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Topic: Sending an int from C# to arduino that surpasses a bytes range. (Read 4172 times) previous topic - next topic

Artifactx

Hello. I want to send an int value from C# and use that value as a delay on my arduino.

This is my C# Code:
Code: [Select]
            if (!sp.IsOpen)
            {   
                sp.Open();
            }
            int MyInt = 500;
            byte[] b = BitConverter.GetBytes(MyInt);
            sp.Write(b, 0, b.Length);
            Console.ReadLine();   


This is my Arduino Code:

Code: [Select]
byte ch;
int inputData;
int myDelay = 0;
boolean flag= true;
void setup()
{
  Serial.begin(9600);
  for(int i = 13; i > 10; i--)
  {
    pinMode(i, OUTPUT);
  }
}

void loop()

    digitalWrite(12,HIGH);
    delay(myDelay);
    digitalWrite(12,LOW);
    delay(myDelay);   
}

void serialEvent()
{
  while(Serial.available() && flag)
  {
    myDelay = Serial.read();
   flag = false;
  }
}


This works as long as  I don't send a value that is higher than the max val of a byte. But how do I handle values that are higher than 255?

Grumpy_Mike

If you want bigger numbers than a byte you must send and recieve two or more bytes.
The simplest way is to use something like a CR character to signify the end of the number.
So on the send side don't convert to a byte but send the int followed by a CR.
On the recieve side gather bytes until you get a CR. each byte toy gather or together with an eight times shifted to the left copy of the previous byte.

PeterH

You need to send a sequence of bytes containing your value. This means you need to decide on a message format. Your message format needs to make it possible to determine the start and end of each message. The simplest encoding scheme for this sort of data is to transfer it textually and use a text delimiter such as a linefeed to denote the end of the message. This means you need to format the number as a string on the sending side, and parse the string to obtain the number on the receiving side.

If bandwidth is an issue then sending the data in a binary format would result in smaller messages but then you need to deal with an encoding scheme that can contain arbitrary numbers - obviously, these could include any value you used to mark the start/end of the message so you the encoding scheme needs to be more complex.

billroy

#3
Nov 11, 2012, 01:33 pm Last Edit: Nov 11, 2012, 01:35 pm by billroy Reason: 1
Some of these little problems are fun to work in Bitlash.  You could upload Bitlash and paste in the two functions below…  note the sending end would need to send "d=25\n", not just "25".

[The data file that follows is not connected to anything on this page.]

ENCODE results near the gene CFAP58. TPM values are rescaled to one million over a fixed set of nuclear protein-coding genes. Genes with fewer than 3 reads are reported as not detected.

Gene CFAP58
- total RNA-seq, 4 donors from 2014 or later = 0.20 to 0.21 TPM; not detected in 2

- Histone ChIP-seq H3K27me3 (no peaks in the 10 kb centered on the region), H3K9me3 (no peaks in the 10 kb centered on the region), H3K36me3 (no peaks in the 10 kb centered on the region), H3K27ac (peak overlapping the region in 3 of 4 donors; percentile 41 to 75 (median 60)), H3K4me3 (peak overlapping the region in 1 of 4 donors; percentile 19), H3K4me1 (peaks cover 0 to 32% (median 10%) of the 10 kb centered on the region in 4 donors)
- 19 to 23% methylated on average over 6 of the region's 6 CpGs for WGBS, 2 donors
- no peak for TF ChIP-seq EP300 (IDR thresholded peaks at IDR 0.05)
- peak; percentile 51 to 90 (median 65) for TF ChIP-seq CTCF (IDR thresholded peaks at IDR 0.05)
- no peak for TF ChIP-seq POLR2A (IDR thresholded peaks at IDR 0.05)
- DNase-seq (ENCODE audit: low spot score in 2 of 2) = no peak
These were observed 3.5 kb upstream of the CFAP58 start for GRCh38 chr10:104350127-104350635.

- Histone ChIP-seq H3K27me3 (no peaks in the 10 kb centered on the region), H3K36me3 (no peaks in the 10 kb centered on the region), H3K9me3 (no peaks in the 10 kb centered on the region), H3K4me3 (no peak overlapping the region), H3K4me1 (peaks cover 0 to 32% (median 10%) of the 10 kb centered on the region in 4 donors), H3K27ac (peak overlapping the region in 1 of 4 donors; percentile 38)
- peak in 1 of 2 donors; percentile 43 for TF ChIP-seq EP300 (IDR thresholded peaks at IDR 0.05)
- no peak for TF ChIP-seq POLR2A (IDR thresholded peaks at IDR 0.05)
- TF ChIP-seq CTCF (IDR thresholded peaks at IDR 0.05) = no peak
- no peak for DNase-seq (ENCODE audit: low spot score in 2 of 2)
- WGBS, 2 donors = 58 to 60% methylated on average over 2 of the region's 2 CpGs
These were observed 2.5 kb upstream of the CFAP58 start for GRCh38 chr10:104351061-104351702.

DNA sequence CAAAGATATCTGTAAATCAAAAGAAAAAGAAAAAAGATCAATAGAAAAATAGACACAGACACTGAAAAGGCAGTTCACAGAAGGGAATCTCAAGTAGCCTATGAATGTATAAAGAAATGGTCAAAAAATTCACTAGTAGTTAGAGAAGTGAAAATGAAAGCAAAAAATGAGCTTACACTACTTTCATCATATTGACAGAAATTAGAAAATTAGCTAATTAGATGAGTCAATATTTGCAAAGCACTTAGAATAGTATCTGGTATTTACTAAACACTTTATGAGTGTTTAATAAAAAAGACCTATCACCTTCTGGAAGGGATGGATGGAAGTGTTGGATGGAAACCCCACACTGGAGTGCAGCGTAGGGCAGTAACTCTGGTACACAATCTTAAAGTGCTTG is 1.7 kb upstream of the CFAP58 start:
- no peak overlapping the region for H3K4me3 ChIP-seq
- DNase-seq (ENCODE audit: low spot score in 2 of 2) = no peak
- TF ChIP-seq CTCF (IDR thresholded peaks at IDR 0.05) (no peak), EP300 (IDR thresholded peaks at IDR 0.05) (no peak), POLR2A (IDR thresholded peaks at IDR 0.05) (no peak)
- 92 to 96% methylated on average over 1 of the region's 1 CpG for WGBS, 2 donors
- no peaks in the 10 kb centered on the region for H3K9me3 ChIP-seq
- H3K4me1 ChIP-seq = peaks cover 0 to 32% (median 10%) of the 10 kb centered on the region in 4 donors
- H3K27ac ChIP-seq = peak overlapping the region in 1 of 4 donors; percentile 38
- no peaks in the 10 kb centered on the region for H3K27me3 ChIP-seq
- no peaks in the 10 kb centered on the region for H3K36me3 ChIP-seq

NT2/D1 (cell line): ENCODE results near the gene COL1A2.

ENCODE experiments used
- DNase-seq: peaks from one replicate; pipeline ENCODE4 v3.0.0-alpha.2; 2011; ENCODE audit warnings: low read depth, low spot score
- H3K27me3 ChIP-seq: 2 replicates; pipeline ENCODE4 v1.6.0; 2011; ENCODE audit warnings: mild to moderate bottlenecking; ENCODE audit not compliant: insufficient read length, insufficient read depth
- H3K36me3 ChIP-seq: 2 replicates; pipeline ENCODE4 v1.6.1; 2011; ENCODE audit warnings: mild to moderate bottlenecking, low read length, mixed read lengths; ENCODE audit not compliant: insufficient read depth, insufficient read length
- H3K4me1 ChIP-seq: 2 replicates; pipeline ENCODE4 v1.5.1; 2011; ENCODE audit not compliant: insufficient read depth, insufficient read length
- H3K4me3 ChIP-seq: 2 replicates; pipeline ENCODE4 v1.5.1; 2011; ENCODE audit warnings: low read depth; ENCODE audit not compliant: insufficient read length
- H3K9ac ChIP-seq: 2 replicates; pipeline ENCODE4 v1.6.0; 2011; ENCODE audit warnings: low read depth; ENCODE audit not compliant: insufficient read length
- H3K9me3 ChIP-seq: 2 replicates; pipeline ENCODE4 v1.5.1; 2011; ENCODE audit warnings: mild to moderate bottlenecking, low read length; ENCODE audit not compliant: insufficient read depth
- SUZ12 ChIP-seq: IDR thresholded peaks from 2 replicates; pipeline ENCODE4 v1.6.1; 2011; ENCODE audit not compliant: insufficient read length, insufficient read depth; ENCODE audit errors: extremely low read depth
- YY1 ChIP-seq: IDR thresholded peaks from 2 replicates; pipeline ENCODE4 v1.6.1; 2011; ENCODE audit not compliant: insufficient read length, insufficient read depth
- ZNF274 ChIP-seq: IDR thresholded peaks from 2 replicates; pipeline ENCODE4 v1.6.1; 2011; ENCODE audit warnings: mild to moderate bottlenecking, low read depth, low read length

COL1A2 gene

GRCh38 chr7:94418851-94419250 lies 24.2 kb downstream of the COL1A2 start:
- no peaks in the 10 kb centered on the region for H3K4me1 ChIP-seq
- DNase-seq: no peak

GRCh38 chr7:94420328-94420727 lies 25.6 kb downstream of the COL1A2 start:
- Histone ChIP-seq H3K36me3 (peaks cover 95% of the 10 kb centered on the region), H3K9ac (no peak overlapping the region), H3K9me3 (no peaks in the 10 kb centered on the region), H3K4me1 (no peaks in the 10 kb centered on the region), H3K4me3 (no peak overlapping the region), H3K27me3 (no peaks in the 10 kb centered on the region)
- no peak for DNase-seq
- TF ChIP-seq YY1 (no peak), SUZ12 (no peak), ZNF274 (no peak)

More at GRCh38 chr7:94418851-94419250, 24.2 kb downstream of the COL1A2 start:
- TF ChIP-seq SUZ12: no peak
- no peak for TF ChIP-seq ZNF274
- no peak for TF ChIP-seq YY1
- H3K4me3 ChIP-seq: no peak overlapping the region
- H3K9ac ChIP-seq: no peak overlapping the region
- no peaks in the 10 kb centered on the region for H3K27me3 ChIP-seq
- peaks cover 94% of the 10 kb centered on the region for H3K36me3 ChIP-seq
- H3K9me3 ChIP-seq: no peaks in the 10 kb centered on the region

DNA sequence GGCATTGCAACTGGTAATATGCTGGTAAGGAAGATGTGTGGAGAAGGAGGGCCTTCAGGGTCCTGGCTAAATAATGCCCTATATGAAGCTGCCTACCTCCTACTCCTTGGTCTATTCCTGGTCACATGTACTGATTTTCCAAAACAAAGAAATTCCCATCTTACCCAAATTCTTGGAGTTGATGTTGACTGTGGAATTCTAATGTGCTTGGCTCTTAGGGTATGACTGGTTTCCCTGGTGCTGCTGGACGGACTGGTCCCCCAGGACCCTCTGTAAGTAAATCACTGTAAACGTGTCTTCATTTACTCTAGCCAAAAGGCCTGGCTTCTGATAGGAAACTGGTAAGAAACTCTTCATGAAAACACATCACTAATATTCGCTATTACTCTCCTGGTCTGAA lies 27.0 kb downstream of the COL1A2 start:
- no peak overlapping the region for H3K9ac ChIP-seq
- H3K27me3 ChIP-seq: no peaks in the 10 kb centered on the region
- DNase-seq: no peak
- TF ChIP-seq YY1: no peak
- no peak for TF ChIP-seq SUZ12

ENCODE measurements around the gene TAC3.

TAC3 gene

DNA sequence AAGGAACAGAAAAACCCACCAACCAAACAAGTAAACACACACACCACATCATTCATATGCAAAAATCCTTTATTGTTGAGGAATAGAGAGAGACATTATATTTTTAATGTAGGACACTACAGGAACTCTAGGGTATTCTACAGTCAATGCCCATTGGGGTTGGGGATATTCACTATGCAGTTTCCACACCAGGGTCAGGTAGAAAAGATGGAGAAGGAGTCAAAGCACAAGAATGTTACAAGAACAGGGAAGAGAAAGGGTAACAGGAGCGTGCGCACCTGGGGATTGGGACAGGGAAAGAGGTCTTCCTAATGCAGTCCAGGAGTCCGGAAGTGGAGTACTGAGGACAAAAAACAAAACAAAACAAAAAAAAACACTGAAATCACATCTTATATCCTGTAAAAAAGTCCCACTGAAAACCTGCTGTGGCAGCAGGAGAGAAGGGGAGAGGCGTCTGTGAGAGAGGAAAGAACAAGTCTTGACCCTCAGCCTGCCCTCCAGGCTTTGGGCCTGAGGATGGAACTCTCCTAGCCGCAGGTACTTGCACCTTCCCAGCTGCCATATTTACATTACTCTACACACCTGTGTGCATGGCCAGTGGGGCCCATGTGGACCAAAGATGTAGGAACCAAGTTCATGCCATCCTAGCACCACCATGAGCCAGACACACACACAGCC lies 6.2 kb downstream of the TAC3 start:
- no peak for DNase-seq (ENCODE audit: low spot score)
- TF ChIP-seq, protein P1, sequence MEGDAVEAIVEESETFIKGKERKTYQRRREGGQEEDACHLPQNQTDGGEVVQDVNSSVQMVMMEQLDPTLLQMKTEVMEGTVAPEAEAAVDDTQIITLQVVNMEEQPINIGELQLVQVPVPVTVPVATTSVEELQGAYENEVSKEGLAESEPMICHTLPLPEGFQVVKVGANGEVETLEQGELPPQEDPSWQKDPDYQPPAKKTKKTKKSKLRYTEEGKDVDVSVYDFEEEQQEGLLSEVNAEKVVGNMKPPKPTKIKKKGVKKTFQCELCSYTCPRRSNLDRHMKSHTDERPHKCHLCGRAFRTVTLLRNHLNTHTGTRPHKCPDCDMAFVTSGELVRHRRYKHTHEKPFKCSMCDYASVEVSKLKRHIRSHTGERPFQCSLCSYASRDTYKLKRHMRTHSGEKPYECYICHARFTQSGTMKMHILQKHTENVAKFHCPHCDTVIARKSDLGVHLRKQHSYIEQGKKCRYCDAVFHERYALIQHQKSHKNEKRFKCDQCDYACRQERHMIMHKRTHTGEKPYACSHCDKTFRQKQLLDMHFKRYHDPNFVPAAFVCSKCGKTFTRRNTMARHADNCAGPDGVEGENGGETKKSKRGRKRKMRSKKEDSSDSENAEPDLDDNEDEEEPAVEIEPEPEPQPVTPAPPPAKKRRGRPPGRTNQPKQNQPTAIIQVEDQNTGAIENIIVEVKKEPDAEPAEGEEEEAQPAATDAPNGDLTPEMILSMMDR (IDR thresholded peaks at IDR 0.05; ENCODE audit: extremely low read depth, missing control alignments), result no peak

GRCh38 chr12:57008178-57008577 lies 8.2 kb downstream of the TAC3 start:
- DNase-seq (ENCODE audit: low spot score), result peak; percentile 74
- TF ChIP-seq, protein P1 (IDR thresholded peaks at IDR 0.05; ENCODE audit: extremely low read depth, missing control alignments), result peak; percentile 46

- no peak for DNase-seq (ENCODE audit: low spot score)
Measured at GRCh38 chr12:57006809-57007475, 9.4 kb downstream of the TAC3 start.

Code: [Select]

// Blink pin 13 with programmable delay
// To change the delay, send "d=25" for 25 ms and so on
//
function t13 {d13=!d13; snooze(d);}
function startup {pinmode(13,1); d=100; run t13;}


Good luck with your project.

-br
http://bitlash.net

PaulS

I think some of you missed the point. OPs code IS sending multiple bytes. The receiving code is wrong.

OP, you need to consider whether you really want to send an integer from the PC to the Arduino as a series of bytes. The biggest difficulty with doing so is knowing how many bytes the int on the PC is, and what order they are.

Typically, the int is a 4 byte value. Sending those 4 bytes, vs. sending a string that represents the valid data that is in those 4 bytes may not represent any significant savings in number of characters sent. If the value, as in the example is 500, sending it as a string is 3 bytes ('5', '0', and '0'). Sending it as a series of bytes requires 4 bytes. So, in this case, the string wins.

Now, to be fair, you need to send some kind of delimiter at the end of the string, so that the Arduino can tell where in a string of characters like "1255045800" the values are, so a string involves a variable number of characters, instead of a fixed number of characters.

On the other hand, serial data delivery is not guaranteed, so, you'd need to send a sequence of bytes between each value sent, as stop/start bytes. Since any byte could contain a value that represents a byte in an int, you can't send a single byte as the start/stop byte. You'd typically send 4 bytes as the stop/start marker, each containing 0xFF. Then, you simply need to assure that 0xFFFFFFFF is not valid as a value to be sent. Of course, delaying for 0xFFFFFFFF milliseconds is not a useful thing to do, so that's not a problem. 4,294,967 seconds is 1,183 hours or 49+ days.

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